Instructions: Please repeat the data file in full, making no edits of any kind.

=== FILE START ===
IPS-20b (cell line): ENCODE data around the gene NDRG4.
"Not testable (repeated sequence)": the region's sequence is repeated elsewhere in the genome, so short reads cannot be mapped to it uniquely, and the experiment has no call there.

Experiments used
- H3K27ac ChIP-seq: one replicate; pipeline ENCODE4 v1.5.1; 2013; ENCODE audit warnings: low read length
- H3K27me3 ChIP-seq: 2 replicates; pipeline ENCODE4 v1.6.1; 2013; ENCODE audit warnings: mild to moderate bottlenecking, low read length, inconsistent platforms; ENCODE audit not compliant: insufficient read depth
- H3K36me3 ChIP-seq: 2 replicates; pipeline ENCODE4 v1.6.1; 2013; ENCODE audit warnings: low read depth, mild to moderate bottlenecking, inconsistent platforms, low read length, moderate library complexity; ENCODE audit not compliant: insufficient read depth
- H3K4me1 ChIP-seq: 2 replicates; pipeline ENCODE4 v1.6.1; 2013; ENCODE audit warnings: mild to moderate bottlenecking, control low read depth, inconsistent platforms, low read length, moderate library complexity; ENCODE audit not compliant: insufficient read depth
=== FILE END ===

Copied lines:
IPS-20b (cell line): ENCODE data around the gene NDRG4.
"Not testable (repeated sequence)": the region's sequence is repeated elsewhere in the genome, so short reads cannot be mapped to it uniquely, and the experiment has no call there.

Experiments used
- H3K27ac ChIP-seq: one replicate; pipeline ENCODE4 v1.5.1; 2013; ENCODE audit warnings: low read length
- H3K27me3 ChIP-seq: 2 replicates; pipeline ENCODE4 v1.6.1; 2013; ENCODE audit warnings: mild to moderate bottlenecking, low read length, inconsistent platforms; ENCODE audit not compliant: insufficient read depth
- H3K36me3 ChIP-seq: 2 replicates; pipeline ENCODE4 v1.6.1; 2013; ENCODE audit warnings: low read depth, mild to moderate bottlenecking, inconsistent platforms, low read length, moderate library complexity; ENCODE audit not compliant: insufficient read depth
- H3K4me1 ChIP-seq: 2 replicates; pipeline ENCODE4 v1.6.1; 2013; ENCODE audit warnings: mild to moderate bottlenecking, control low read depth, inconsistent platforms, low read length, moderate library complexity; ENCODE audit not compliant: insufficient read depth